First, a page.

Oh My Darling

James Parm

Independent release, 2019


REVIEW BY: Vish Iyer


On his debut release, Montreal-based James Parm seems to be attempting to confront some serious demons in his head. This is evident not only in the abstruse song compositions and pained vocals, but also in the jumble of influences dictating the music, as if Parm is ensuring that every detail of the feelings that haunt him is vividly expressed.

As a result, Oh My Darling is a genre-defying album. It’s like a colorful nightmare that can be intimidating but is also satisfyingly cathartic, if one braves to look it in the eye and face it head-on.my_heart_sings_the_harmony_web_ad_alt_250

Although the disc is pretty obviously dark all around, the first half does a great job keeping the songs tight and very accessible, albeit keeping the album’s general atmosphere very much alive. The opening number “Dead Meat” is like a progressive rock track, starting off gently in a ‘60s folk-influenced way and then intensifying as it advances. This is the most exciting cut on the record.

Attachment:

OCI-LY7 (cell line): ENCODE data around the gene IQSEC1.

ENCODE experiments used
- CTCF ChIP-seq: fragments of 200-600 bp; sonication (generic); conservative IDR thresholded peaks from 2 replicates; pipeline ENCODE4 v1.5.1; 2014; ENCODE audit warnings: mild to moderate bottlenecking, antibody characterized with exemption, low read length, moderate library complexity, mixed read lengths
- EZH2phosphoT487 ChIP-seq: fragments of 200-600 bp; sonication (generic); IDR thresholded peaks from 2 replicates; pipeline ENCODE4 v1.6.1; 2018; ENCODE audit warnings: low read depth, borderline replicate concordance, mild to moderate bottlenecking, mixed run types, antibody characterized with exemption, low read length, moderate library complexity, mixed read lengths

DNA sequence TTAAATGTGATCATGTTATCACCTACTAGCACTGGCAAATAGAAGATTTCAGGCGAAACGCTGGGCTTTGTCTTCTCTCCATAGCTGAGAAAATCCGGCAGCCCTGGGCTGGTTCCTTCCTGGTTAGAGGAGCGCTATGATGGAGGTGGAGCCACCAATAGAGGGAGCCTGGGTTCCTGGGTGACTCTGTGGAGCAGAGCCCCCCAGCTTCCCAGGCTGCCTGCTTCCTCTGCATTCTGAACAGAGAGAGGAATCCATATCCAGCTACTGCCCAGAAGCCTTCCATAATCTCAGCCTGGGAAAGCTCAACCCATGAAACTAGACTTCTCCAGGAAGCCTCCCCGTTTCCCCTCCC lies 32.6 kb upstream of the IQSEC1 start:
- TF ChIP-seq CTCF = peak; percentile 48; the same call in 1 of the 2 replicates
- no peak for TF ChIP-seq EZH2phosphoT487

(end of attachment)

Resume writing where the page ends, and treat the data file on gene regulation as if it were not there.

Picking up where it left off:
The following two tracks, “I Know I Know I Know” and “Dying To Let You Go,” are fantastic no-nonsense guitar-rock numbers, influenced by ‘90s modern rock music with a good mix of edgy guitars and melodiousness in a hard to resist package.

The second half is clearly the eccentric side, beginning with “UR Dark,” which has a weird mix of EDM synthesizers and guitars, and ending with out-of-control jazzy drumming and cacophonous saxophones. Parm’s pain is most apparent on the bonus track “1M,” which is somewhat of an acquired taste, with its downer pianos and totally “inebriated” apathetic singing, which oozes sorrow.

The album’s longest cut “Re Arrange” is the weirdest, not only because of the length (over seven minutes), but also the reason for its length. Starting off slow and somber with gentle electronic beats and softly played guitars, its last few minutes are chaotic with droning music where everything’s a mindless blur.

Oh My Darling has an interesting backstory, involving loss and tragedy in Parm’s personal life, which explains the grit and torment in the album. But one doesn’t need a story to identify with the record’s manner and mood, because it is so genuine. The expression of Parm’s headspace might sound messy and unhinged at times, but it is nevertheless rewarding – that is, if one is willing to go along with his strange, cathartic process.

Rating: B

User Rating: Not Yet Rated



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